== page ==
Everybody Love SNL
Unfortunately, Everybody Loves Raymond came out right around the time where I was too busy adulting to follow every single sit-com that the networks were putting out. I say this is unfortunate because, as I’ve pointed out many times in the past, I was a huge comedy nerd as a kid and my main area of interest was stand-up. Because of this, I was a fan of Ray Romano well before he became a household name but only watched his show when I would randomly catch an episode after it was syndicated.
I did really like the show whenever I did manage to find it but just not enough to actively track it down. I also still like Romano’s stand-up even after the success could have gone to his head. He’s also in one of my favorite obscure indie dark comedies called Eulogy where he and his family discover that their father had a secret second family during a reunion that brought the collection of siblings together to honor their late father with an impromptu Viking funeral.
Having this as my history with the host, I had very little concerns over how he would handle the job. I did have two concerns going into this viewing. One, I worried that there were only thirteen segments that made up the night which felt like even fewer considering how the show just recently returned to the format of having the musical guest perform twice throughout the night. Though I prefer the two performance format, I still can’t stand the fewer/longer sketch format. This did end up being a problem at points since I did find myself zoning out from time to time as sketches started to drone on, but even these longer segments are getting way better than they were in the past.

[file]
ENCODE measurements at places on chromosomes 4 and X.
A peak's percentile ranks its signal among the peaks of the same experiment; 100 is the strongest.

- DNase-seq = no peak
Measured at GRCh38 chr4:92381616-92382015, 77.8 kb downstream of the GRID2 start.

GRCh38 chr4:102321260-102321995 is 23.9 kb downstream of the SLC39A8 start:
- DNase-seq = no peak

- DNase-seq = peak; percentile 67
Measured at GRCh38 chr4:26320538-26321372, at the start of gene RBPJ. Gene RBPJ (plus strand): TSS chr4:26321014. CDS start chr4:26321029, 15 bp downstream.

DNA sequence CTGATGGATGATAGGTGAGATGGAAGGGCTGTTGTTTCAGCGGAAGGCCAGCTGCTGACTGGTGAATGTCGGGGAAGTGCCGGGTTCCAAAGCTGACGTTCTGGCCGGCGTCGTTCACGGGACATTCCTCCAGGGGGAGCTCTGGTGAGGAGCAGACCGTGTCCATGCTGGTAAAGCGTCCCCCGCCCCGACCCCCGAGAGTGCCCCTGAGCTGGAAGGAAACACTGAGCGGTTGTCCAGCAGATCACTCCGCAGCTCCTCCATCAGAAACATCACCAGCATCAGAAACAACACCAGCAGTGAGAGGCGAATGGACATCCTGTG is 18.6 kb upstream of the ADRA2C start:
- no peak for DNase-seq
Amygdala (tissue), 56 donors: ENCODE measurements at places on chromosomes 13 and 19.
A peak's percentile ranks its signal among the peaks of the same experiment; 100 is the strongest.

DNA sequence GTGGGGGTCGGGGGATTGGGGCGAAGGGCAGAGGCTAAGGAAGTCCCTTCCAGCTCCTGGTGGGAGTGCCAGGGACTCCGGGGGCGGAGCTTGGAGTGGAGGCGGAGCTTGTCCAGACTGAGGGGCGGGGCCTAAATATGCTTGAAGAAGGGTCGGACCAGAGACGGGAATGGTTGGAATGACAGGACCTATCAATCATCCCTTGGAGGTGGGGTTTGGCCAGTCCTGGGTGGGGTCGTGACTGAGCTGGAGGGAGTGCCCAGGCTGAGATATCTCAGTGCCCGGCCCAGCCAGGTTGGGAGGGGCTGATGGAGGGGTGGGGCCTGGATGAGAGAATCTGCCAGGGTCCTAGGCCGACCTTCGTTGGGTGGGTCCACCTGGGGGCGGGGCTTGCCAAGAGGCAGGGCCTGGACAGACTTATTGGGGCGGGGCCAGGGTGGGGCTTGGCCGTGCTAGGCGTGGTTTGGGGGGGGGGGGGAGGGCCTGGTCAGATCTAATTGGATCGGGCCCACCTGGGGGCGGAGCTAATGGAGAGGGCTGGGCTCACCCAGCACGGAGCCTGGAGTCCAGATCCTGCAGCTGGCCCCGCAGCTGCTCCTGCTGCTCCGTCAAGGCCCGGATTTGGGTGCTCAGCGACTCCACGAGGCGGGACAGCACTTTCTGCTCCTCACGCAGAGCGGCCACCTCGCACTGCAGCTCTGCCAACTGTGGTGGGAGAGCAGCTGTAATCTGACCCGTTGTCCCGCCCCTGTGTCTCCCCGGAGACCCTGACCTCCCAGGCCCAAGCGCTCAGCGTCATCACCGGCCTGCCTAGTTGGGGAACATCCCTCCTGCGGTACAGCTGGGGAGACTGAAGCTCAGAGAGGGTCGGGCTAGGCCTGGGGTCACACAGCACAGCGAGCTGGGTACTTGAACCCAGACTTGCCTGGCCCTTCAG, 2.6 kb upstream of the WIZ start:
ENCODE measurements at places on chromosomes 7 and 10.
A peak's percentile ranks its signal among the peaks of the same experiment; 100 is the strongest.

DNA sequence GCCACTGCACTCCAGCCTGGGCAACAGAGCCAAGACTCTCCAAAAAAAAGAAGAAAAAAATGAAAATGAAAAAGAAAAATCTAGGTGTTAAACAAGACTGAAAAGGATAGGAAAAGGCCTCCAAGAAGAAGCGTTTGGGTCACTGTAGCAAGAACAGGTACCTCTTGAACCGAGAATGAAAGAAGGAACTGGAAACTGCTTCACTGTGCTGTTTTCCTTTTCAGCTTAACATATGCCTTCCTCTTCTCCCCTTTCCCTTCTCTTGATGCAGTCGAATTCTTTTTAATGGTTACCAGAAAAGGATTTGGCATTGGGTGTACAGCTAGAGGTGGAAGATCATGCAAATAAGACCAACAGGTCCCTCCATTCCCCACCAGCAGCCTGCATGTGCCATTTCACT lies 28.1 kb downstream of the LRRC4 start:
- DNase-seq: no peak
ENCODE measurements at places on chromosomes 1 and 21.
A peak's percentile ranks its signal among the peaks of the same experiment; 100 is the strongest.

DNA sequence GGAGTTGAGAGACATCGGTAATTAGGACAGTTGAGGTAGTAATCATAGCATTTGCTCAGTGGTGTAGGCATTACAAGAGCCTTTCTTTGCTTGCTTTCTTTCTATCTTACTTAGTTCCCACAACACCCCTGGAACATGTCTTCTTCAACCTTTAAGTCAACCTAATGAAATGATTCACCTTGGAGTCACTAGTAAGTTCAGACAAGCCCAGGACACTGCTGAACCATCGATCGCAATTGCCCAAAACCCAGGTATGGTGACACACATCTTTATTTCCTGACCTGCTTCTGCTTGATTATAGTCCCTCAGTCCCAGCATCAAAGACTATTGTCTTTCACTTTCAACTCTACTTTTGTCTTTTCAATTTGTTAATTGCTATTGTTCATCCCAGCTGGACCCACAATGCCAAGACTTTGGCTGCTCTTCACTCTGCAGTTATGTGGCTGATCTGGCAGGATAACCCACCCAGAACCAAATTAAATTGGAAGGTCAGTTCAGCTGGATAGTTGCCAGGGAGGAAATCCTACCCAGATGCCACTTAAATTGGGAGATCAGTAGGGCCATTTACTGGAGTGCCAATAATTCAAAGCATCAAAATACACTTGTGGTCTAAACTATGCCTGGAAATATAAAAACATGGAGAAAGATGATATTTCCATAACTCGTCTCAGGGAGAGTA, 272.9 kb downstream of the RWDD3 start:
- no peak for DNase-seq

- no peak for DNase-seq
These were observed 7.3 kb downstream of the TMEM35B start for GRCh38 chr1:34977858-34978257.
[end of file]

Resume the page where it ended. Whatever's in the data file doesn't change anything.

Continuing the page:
My second concern was how this season has been very inconsistent with how they handle the hosts where it felt that half of the time the hosts played second fiddle to the rest of the cast, sometimes not even showing up until close to the second half of the show, no matter how talented they were. That wasn’t the case tonight as this episode makes four in a row that almost all felt like they were from an entirely different season which I feel led to the success of this particular episode.
Hopefully, this episode is a sign that the cast and writer learn from the mistakes of the first half and well will get episodes like this to round out the rest of the season. That’s all that I’ve got on the subject for now, so that means it’s time to switch gears in order to share what I saw, as I give you…